Editor’s Notes: The following review of Dust in the Wind is part of our coverage for TIFF’s A Century of Chinese Cinema which runs from June 5th to August 11th at TIFF Bell Lightbox. For more information of this unprecedented film series visit http://tiff.net/century and follow TIFF on Twitter at @TIFF_NET.
At the heart of Dust in the Wind, like so many Chinese films, lies a humming tension between old and new. The ways of modernization and urbanization glitter with promise for the Taiwanese youth at the center of Hou Hsiao-Hsien, but they leave in their wake the destruction of their family units and the old traditions, and in the process end up wounding themselves as well. That the director and cast do such a good job with another common element of Chinese cinema - the layering of subtext under a surface calm - makes the film’s ideas and reflections resonate all the more.
At the heart of Dust in the Wind, like so many Chinese films, lies a humming tension between old and new. The ways of modernization and urbanization glitter with promise for the Taiwanese youth at the center of Hou Hsiao-Hsien…
Dust in the Wind follows two teenagers, Wan and Huen. Ostensibly a couple, they are separated when Wan goes leaves their village to look for work in Taipei. He gets a job at a printing factory and lives in a makeshift room behind a movie theater. Huen follows him, working as a seamstress, but displeases Wan by (as he sees it) too quickly adapting to the ways of the big city. Eventually Wan receives his draft notice, and goes to serve three years in the Taiwanese army. Though at first they correspond regularly, the couple drifts apart in his absence, and Huen ends up marrying another man.
This fairly sparse plot (combined with a nearly two hour running time) means that the film devotes plenty of time to developing its characters and themes. The two characters shuttle back and forth from the city to the village, so along the way others creep into the story. Wan’s family comes into focus, as the film shows his devoted mother, his lazy father, and a lighting-in-a-bottle grandfather who bemoans the changing of the times. In the city, their family becomes more piecemeal, a tattered collection of young people who are similarly alone.
Hou Hsiao-Hsien masterfully contrasts city and country life. He provides ample footage of the achingly beautiful Taiwanese countryside, including some very clever tracking shots done off the backs of trains. In the city he manages to capture simultaneously the crowded, busy nature of urban life and the feeling of isolation that often accompanies it. What makes this film special is the delicate balance it walks between its two locales. It would be easy to come down firmly on one side or the other, showing the city as a hellhole and the country as an idyllic escape, or vice versa. But Hsiao-Hsien seems intent on capturing the full picture, on showing that life everywhere remains fraught with problems. Money is tight all over: Wan barely scrapes by in the city, while a mine strike makes daily existence in the village a struggle. Relationship drama in the city coincides with family turmoil in the village.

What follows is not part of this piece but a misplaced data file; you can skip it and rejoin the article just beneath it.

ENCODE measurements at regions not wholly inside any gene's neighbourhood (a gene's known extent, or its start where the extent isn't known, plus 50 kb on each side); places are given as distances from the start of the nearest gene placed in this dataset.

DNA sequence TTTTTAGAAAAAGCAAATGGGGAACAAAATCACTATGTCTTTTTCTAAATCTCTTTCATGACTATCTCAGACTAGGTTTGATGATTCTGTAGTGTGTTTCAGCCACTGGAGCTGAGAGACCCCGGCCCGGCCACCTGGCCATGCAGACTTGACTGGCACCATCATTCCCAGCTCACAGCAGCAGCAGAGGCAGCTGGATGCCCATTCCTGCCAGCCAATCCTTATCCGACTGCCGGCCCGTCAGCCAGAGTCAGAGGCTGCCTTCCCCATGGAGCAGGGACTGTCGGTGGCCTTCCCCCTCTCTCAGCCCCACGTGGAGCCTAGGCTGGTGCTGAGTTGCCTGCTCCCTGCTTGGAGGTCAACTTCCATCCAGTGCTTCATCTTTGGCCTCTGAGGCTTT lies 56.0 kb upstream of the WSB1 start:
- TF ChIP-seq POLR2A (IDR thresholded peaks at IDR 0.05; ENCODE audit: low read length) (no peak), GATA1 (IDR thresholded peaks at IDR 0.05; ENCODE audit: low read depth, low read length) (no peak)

This description makes the film sound dreary and somber. Well, it is titled Dust in the Wind, after all. Yet there is a current of humor streaking under the seriousness.
This description makes the film sound dreary and somber. Well, it is titled Dust in the Wind, after all. Yet there is a current of humor streaking under the seriousness. Little moments of life poke through - as when the grandfather, during a blackout, mistakenly lights a firecracker instead of a candle. Again, Hsiao-Hsien does not plant his feet firmly on the side of nihilism. His Taiwan is not one where life is unendingly bleak. Rather he wants to depict life realistically, with real troubles but also real joys. The look, dialogue, and acting of the film make it feel very grounded in reality. The actors tend to underact, letting the silence between them say more than shouted words ever could. In particular, Xin Shufen does a marvelous job as Huen, the much put upon girl. She remains devoted to Wan even when it seems like he does not want her around, and meets his harshness with kind service and a muted pain. This makes her final choice to leave Wan all the more devastating.
The film ends with a curious scene. Wan returns to the village after his military service has ended, still mourning over Huen. He peeks in at his sleeping mother, then finds his grandfather in the field harvesting potatoes. They talk, and his grandfather keeps returning to how hard it is to raise potatoes, how unpredictable it can be. Though odd, the scene provides insight into the film. Life, it says, is hard and unpredictable, but we keep hacking away at it, hoping to get something in return for our toil.
[notification type=”star”]85/100 ~ GREAT. Dust in the Wind is a careful, intentional piece of filmmaking. It features lush visuals and rich thematic material bubbling below the exterior. Perhaps a tad too slow paced, it is nevertheless a treasure trove for those willing to take the time to contemplate it.[/notification]